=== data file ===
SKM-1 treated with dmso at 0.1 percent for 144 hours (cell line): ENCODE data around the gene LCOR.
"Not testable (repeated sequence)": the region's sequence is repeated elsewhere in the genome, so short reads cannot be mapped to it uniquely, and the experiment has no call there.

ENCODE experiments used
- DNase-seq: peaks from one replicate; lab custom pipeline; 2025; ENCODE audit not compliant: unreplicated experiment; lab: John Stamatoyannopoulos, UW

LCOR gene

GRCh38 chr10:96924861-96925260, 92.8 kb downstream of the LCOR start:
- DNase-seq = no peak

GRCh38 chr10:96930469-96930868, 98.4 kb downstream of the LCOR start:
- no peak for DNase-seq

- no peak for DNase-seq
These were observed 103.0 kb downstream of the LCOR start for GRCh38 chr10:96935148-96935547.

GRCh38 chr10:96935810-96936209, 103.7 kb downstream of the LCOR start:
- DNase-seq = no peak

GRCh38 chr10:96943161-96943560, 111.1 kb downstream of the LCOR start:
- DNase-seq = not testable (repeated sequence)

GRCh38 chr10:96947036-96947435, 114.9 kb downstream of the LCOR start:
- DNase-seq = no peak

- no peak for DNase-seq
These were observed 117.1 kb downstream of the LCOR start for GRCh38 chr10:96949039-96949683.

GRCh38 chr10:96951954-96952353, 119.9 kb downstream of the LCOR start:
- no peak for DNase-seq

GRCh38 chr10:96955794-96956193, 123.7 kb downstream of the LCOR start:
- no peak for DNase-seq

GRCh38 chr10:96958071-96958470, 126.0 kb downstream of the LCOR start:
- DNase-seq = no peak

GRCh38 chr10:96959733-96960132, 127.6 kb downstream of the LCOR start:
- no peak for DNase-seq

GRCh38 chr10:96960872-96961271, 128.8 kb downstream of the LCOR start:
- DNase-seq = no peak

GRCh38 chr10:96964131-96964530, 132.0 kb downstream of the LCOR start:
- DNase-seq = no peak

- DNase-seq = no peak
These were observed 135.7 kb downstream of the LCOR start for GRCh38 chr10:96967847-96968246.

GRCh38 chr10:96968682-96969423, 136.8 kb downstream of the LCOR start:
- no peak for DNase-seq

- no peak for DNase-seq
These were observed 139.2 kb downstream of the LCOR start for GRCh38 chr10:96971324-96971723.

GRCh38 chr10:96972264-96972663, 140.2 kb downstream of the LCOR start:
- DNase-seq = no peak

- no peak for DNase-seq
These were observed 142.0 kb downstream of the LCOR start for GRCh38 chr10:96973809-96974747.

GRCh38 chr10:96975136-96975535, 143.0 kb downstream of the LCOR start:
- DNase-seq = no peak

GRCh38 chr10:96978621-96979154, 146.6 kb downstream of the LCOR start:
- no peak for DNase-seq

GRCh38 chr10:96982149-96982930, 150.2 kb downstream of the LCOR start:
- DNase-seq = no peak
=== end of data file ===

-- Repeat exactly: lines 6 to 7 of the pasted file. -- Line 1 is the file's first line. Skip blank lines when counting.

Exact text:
GRCh38 chr10:96924861-96925260, 92.8 kb downstream of the LCOR start:
- DNase-seq = no peak